The other day, I saw a really good runner from our conference on the other side of the street. I called out his name (he’s a bit of a celebrity in this town) and even though he didn’t know me, all I had to say was that I ran for my school and that I had seen him at meets. He ran over with a big smile on his face and we chatted for a few minutes before continuing on. I have to say, I think runners are some of the most decent people in the world.

  4. I always acknowledge other runners and 95% of the time they are polite and respond back. It seems it’s only the hard core few that are too full of themselves to say hi (mind you I live in a town full of soldiers so we know how arrogant they can be!)

    It’s not just runners who say either, most dog walkers and people out pushing their children in prams usually at least nod or wave if I give them a welcoming look.

  5. I do what I can to pass as far away as I can. That is usually going to the other side of the road. I am with you about yelling right or left. I would hate to be a spotter at a car race I would tell the driver to go the wrong way. High or Low does that mean go high or there is a car high.

  6. I say “good morning,” “evening,” or just smile and nod to people I see when I run. Some people respond and some don’t. Cyclist are less likely to respond, but they are kind of focused on the road. I just run around people if I am passing them, but the areas I run in aren’t crowded. I don’t announce to anyone that I’m coming unless I am on the bike and it is a narrow path and then I say “on your left” meaning I am on going to pass them on their left.

  7. I like the horn idea. Generally if I’m coming up behind someone (walkers, I have never passed a runner) I don’t have any breath to yell or speak, so I just make my footfalls louder or cough or something dumb like that. People wearing headphones are the worst. No, people wearing headphones with a dog (or dogs) on a long leash are the worst. Happy honking!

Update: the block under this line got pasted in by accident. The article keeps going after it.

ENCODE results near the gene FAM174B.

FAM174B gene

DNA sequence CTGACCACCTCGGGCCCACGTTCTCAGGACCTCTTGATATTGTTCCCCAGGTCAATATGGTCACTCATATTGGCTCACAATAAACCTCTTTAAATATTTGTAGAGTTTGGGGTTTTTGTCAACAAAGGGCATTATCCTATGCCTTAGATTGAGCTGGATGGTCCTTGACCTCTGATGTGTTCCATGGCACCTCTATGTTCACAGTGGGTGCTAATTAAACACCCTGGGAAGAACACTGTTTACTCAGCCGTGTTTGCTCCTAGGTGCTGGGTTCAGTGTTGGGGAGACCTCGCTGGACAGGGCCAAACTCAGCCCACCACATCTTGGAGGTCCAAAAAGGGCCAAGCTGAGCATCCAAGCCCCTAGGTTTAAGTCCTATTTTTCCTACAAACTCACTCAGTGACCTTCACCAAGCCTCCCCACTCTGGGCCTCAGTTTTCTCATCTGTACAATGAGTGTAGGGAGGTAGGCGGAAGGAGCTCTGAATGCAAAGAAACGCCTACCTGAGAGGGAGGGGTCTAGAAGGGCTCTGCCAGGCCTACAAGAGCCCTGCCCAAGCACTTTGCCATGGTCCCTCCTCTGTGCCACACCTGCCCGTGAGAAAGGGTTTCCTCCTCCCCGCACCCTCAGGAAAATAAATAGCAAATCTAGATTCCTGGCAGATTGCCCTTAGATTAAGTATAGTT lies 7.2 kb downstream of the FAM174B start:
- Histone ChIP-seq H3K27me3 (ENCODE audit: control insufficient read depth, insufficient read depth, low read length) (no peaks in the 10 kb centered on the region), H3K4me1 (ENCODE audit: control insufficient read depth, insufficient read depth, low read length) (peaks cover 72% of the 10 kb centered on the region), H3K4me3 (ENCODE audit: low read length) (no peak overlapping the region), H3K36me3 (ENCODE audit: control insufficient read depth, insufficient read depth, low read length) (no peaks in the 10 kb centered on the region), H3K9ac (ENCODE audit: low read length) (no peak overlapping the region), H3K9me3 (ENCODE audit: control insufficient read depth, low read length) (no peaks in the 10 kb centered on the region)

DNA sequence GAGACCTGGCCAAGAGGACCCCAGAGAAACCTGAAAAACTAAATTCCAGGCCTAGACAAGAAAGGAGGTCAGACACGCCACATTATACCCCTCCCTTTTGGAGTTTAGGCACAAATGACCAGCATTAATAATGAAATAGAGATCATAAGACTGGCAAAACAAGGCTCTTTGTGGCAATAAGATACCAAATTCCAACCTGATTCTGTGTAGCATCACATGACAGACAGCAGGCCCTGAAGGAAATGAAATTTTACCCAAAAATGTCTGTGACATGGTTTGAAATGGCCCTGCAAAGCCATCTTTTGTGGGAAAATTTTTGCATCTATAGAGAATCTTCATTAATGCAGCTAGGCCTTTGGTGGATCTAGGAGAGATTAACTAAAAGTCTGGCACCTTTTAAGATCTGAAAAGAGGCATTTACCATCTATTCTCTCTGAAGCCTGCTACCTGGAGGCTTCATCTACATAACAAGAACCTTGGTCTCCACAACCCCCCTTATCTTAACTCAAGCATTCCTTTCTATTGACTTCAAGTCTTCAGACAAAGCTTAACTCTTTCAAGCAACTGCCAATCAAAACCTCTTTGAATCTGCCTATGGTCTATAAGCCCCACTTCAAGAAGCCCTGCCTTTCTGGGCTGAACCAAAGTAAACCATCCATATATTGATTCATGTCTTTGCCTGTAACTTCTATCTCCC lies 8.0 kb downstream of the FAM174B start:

8. Oh this is always a huge pet peeve for me, at least the Inconsiderate boobs who have no consideration for anyone on the path, sidewalk or trail. As to oncoming runners/walkers/cyclists if eye contact is made a polite smile, head nod or hello is given just depends on my mood, how into my run I am in and if I get a vibe that they seem worthy 🙂 runners/walkers going the same way that you must pass. I just pass them without acknowledgement. The only time I make my presence known is if there is more than one person or if they are one of those path hoggers who is all over the place (not staying to one side). In that case I say “to the left/right” as I approach that side so they know that’s the side I mean. Unfortunately I live in a smaller area where path etiquette is not necessarily known or if it is it’s not adhered to (more so it’s just not known). So parents allow their spawn to run amuck, animal lovers allow their “children” to as well so you end up dodging them and their presents they leave in the middle of the path (it’s great) and the list goes on. I was sh

    • (oops it sent before I finished) I was shocked when I was told once that I was being rude for running on the path. I should be more considerate and run somewhere else like the road.